Wednesday, September 10, 2008

Emily and the Uncanny Valley

Have you ever noticed that a lot of animated movies are either not about humans, or portray people in a cartoon-like way? Think of Wall-E for instance. The characters that were not shown with live action video were animated in a bubbly, unrealistic fashion. Many other blockbusters didn't have any (or many) people at all, like A Bug's Life, Monsters Inc, and Finding Nemo.

The reason for this seems simple: It's hard to animate realistic looking people!

But if you think about it a bit deeper, you might realize that some movies did fairly well with realistic animations. Take, for instance, Final Fantasy: The Spirits Within.

Pretty stunning. At a glance, the still image even looks pretty real. But when watching the movie in motion, something seems amiss. The problem is often the characters' glassy eyes. Animators aren't entirely sure how to produce natural eye movement for realistic renderings.

If you can't shake the feeling that you are watching something more like a corpse than a living being in movies like this, you are not alone. You're just experiencing the Uncanny Valley first hand:
The uncanny valley is a hypothesis that when robots and other facsimiles of humans look and act almost like actual humans, it causes a response of revulsion among human observers. The "valley" in question is a dip in a proposed graph of the positivity of human reaction as a function of a robot's lifelikeness.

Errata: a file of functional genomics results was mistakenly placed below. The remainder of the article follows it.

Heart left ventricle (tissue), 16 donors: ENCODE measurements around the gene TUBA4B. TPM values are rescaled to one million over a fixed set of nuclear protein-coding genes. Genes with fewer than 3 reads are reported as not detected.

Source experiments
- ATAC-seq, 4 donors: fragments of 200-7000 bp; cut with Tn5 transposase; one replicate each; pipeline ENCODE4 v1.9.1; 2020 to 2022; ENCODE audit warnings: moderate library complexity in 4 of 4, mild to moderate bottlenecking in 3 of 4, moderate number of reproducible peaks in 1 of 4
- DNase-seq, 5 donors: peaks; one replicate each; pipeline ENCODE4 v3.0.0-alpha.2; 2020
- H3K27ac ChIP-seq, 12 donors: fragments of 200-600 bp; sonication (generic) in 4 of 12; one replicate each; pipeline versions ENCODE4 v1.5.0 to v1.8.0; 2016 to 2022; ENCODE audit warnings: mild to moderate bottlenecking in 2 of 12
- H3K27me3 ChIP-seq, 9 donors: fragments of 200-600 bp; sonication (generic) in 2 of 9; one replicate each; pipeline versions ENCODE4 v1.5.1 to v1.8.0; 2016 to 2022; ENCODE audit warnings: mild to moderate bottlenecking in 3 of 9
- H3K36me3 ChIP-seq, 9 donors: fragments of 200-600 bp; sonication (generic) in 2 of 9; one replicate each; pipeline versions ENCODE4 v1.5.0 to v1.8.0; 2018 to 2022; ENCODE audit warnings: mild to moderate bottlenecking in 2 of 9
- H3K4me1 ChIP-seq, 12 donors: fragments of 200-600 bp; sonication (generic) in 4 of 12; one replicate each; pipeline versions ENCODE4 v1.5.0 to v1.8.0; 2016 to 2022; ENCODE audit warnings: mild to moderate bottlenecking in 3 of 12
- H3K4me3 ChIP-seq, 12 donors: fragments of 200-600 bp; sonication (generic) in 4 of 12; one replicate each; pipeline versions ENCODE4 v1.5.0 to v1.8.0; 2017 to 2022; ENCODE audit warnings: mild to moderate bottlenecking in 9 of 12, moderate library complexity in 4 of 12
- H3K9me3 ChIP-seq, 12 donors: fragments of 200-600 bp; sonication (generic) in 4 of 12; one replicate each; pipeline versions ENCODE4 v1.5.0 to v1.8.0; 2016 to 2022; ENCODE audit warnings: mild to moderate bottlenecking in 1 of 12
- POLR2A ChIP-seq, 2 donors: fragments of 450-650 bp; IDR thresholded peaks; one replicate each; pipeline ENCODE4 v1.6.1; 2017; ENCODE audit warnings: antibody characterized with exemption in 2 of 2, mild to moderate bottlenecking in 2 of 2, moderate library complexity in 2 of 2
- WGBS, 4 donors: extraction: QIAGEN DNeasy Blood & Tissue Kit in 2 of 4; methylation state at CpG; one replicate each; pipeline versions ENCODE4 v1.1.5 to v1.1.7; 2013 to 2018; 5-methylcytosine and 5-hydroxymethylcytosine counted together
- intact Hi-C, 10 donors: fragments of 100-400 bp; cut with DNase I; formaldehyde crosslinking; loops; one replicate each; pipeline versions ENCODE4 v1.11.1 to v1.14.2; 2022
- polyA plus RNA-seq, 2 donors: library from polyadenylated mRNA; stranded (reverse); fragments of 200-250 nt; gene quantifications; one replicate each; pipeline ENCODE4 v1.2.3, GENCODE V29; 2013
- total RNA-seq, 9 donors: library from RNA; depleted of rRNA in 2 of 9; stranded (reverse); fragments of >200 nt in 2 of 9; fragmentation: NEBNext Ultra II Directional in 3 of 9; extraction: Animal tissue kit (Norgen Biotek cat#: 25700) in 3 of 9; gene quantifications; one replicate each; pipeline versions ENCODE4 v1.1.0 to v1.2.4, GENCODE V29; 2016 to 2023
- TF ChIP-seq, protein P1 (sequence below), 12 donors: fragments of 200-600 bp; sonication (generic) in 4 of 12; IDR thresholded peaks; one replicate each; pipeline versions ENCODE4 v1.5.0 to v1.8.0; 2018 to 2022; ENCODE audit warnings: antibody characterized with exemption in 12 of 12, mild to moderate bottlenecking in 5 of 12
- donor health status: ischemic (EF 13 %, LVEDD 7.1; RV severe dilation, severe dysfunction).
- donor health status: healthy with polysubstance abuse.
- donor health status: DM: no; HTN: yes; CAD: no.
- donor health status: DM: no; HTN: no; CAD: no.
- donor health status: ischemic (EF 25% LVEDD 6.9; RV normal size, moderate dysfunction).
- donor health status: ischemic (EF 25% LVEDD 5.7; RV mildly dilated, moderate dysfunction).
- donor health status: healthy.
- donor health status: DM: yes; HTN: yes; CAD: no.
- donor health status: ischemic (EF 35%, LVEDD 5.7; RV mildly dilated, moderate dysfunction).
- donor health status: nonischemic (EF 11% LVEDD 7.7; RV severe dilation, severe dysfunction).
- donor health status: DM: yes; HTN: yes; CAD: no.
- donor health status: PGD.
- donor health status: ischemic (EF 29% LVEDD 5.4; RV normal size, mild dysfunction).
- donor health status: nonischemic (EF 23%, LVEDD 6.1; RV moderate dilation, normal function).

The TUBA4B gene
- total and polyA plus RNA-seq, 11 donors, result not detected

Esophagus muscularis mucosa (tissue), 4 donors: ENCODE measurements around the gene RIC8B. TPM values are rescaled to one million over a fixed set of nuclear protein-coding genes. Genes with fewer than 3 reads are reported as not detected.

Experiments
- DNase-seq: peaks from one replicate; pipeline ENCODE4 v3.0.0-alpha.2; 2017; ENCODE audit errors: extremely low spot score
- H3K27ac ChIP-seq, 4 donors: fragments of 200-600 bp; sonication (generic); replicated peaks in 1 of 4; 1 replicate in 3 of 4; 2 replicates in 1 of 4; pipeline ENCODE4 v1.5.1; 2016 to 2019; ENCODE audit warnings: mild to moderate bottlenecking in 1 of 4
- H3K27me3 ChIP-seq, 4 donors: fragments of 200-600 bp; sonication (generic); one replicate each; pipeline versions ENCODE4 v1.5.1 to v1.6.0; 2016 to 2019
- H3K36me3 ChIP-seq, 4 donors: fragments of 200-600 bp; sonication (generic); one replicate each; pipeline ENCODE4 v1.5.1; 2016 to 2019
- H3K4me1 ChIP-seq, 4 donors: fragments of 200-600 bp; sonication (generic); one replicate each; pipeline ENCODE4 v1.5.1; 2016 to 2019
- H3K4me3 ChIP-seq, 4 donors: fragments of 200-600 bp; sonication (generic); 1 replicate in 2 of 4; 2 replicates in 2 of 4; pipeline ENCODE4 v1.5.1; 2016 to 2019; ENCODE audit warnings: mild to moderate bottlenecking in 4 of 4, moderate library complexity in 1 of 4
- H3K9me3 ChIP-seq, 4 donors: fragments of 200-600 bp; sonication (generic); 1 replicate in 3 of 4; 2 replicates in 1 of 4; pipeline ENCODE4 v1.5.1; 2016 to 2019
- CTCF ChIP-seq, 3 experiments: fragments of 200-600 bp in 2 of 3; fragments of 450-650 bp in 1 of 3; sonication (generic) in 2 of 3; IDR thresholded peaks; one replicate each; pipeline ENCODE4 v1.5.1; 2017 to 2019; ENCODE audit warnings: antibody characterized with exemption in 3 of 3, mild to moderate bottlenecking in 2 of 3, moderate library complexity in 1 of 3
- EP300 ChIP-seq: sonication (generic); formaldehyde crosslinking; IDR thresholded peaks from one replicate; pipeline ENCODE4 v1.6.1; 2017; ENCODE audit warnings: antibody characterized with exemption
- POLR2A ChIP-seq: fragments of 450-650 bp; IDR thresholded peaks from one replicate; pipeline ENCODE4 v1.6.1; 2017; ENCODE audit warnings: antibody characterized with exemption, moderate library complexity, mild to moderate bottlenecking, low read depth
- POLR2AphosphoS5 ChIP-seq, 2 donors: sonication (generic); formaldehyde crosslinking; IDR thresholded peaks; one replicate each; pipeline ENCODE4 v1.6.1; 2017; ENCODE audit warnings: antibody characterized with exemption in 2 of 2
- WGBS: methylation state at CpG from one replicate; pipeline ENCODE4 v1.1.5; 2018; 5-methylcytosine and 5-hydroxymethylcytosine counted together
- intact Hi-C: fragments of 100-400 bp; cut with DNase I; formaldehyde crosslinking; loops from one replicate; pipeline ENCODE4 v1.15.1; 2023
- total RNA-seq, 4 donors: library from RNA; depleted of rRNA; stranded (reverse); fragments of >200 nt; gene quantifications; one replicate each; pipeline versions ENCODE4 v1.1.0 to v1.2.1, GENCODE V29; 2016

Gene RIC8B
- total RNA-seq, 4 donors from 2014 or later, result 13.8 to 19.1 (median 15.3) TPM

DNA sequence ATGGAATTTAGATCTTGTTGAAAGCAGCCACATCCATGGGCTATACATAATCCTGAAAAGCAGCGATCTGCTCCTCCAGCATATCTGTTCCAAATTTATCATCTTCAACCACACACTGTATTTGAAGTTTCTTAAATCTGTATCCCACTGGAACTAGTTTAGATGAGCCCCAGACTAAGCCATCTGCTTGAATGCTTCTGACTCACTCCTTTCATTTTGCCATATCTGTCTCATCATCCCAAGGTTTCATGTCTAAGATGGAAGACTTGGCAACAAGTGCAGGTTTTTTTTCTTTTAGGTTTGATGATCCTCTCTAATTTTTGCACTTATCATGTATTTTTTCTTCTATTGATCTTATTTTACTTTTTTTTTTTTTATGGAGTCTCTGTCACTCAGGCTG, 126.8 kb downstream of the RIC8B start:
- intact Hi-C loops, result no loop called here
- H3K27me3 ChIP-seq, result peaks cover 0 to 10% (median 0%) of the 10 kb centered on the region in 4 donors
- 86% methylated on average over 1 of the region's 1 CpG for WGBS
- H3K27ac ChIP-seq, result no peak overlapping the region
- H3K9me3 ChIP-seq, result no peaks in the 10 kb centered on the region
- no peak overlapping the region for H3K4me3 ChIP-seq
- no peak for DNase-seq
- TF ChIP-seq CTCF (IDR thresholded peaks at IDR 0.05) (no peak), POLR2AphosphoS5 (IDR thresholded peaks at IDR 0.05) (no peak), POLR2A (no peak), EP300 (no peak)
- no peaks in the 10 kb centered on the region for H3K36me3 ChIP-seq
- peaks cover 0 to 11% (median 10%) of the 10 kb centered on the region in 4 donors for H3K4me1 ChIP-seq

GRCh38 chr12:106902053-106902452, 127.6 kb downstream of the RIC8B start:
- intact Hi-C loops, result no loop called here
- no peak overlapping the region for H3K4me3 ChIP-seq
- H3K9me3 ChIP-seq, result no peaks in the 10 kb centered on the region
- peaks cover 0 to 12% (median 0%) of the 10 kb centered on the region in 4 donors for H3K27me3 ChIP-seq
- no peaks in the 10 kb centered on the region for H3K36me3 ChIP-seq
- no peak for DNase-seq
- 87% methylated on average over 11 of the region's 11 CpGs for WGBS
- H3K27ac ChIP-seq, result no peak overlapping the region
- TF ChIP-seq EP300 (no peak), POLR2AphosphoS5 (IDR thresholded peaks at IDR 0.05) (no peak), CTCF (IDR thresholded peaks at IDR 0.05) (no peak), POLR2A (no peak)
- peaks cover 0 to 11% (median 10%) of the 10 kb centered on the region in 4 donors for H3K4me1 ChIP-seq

Interestingly, current technology may be starting to find its way out of the valley. This demo may surprise you. The person in the video, named Emily, isn't actually real. But she sure looks it. If you didn't know she was animated, you'd never think twice, and never get that uneasy feeling. At least, I sure didn't. I'm not sure if it's a good thing that we may no longer be able to distinguish between real and fake, given the problems that could arise in court cases and such. Only time will tell.


Leslie P. Polzer said...

You know, photographs of real people in glossy magazines are getting more and more artificial, so this is not a one-sided race. :)

Gail Carmichael said...

Heh, very good point.

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